Generally, a plan or course of action that influences or determines decisions and actions. For computer systems, policy typically means security policy. Your site's security policy is the set of rules that define the sensitivity of the information that is being processed and the measures that are used to protect the information from unauthorized access. For example, security policy might require that systems be audited, that devices must be allocated for use, and that passwords be changed every six weeks.
For the implementation of policy in specific areas of the Oracle Solaris OS, see audit policy, policy in the Cryptographic Framework, device policy, Kerberos policy, password policy, and rights policy.
In the Cryptographic Framework feature of Oracle Solaris, policy is the disabling of existing cryptographic mechanisms. The mechanisms then cannot be used. Policy in the Cryptographic Framework might prevent the use of a particular mechanism, such as CKM_DES_CBC, from a provider, such as DES.
In the Key Management Framework (KMF), policy is the management of certificate usage. The KMF policy database can put constraints on the use of the keys and certificates that are managed by the KMF library.
A postdated ticket does not become valid until some specified time after its creation. Such a ticket is useful, for example, for batch jobs that are intended to run late at night, since the ticket, if stolen, cannot be used until the batch job is run. When a postdated ticket is issued, it is issued as invalid and remains that way until a) its start time has passed, and b) the client requests validation by the KDC. A postdated ticket is normally valid until the expiration time of the ticket-granting ticket. However, if the postdated ticket is marked renewable, its lifetime is normally set to be equal to the duration of the full life time of the ticket-granting ticket. See also invalid ticket, renewable ticket.
1. A uniquely named client/user or server/service instance that participates in a network communication. Kerberos transactions involve interactions between principals (service principals and user principals) or between principals and KDCs. In other words, a principal is a unique entity to which Kerberos can assign tickets. See also principal name, service principal, user principal.
See least privilege.
A key that is given to each user principal, and known only to the user of the principal and to the KDC. For user principals, the key is based on the user's password. See also key.
In private-key encryption, the sender and receiver use the same key for encryption. See also public-key encryption.
1. In general, a power or capability to perform an operation on a computer system that is beyond the powers of a regular user. Superuser privileges are all the rights that superuser is granted. A privileged user or privileged application is a user or application that has been granted additional rights.
2. A discrete right on a process in an Oracle Solaris system. Privileges offer a finer-grained control of processes than does root. Privileges are defined and enforced in the kernel. Privileges are also called process privileges or kernel privileges. For a full description of privileges, see the privileges(5) man page.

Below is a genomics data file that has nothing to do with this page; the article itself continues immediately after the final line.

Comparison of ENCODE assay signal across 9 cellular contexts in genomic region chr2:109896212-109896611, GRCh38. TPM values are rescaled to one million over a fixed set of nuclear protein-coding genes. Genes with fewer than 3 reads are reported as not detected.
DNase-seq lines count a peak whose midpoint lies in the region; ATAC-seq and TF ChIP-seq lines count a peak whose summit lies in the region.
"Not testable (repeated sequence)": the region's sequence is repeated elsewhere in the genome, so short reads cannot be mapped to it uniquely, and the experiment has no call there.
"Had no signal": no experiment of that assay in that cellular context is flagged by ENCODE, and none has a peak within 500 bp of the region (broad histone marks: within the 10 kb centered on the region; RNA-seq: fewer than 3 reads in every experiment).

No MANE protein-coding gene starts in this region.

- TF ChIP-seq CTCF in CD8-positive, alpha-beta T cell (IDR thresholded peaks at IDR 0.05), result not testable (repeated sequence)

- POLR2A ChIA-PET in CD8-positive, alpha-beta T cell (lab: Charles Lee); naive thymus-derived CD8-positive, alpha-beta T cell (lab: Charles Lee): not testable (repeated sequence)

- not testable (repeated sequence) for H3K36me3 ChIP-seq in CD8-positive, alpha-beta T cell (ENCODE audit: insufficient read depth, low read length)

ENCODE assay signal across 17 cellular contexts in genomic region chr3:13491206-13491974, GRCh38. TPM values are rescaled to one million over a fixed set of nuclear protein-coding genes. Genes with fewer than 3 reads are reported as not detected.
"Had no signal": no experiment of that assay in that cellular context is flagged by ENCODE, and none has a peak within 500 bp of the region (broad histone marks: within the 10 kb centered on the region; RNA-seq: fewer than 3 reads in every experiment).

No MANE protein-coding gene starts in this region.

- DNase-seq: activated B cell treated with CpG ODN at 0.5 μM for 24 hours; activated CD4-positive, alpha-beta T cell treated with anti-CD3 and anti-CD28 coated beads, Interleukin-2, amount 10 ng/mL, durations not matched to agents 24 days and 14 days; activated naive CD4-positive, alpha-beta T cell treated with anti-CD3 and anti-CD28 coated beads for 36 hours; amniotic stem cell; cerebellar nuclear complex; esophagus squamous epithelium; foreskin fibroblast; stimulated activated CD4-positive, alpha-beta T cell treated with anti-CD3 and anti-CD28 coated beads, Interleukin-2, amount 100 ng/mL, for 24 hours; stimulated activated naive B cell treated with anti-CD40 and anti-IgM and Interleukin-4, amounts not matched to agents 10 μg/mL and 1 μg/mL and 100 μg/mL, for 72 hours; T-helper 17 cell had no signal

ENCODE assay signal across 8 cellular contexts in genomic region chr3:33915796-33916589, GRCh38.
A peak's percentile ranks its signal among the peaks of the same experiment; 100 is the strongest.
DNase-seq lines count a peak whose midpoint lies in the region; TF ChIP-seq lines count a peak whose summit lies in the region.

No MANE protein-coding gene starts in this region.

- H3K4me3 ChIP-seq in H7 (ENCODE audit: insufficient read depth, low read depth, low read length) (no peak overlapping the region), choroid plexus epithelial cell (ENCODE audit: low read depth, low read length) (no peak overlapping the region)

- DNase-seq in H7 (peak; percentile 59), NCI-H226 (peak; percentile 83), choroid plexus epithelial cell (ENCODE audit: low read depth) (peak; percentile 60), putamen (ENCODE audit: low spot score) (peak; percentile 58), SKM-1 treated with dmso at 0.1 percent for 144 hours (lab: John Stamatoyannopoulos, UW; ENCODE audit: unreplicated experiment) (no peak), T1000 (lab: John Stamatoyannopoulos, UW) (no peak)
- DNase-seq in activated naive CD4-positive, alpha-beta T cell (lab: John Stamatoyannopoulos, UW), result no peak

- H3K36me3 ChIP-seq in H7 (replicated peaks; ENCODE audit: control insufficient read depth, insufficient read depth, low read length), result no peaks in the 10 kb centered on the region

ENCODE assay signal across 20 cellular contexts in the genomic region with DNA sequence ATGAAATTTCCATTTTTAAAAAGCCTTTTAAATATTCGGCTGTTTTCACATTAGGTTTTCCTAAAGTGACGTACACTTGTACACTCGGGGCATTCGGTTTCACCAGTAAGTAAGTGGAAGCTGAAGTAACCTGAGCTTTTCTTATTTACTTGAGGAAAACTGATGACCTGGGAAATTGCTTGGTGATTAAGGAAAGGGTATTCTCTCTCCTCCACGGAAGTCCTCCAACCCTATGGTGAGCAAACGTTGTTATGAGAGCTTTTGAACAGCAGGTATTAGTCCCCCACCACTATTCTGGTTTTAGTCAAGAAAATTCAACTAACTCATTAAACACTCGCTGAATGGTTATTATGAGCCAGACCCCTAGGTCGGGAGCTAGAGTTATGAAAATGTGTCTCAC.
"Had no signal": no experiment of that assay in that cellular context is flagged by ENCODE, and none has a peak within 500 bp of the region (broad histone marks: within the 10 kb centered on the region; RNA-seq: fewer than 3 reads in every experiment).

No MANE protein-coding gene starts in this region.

Programs, scripts, and commands that turn on and off the use of privilege in their code. In a production environment, the privileges that are turned on must be supplied to the process, for example, by requiring users of the program to use a rights profile that adds the privileges to the program. For a full description of privileges, see the privileges(5) man page.
Gaining access to resources that are outside the range of resources that your assigned rights, including rights that override the defaults, permit. The result is that a process can perform unauthorized operations.
A stricter model of security on a computer system than the superuser model. In the privilege model, processes require privilege to run. Administration of the system can be divided into discrete parts that are based on the privileges that administrators have in their processes. Privileges can be assigned to an administrator's login process. Or, privileges can be assigned to be in effect for certain commands only.
A collection of privileges. Every process has four sets of privileges that determine whether a process can use a particular privilege. See limit set, effective set set, permitted set set, and inheritable set set.
Also, the basic set set of privileges is the collection of privileges that are assigned to a user's process at login.
An application that can override system controls. The application checks for security attributes, such as specific UIDs, GIDs, authorizations, or privileges.
A user who is assigned rights beyond the rights of regular user on a computer system. See also trusted users.
In rights management, a shell that enables a role (or user) to run from the command line any privileged applications that are assigned to the role's rights profiles. The profile shell versions correspond to the available shells on the system, such as the pfbash version of bash.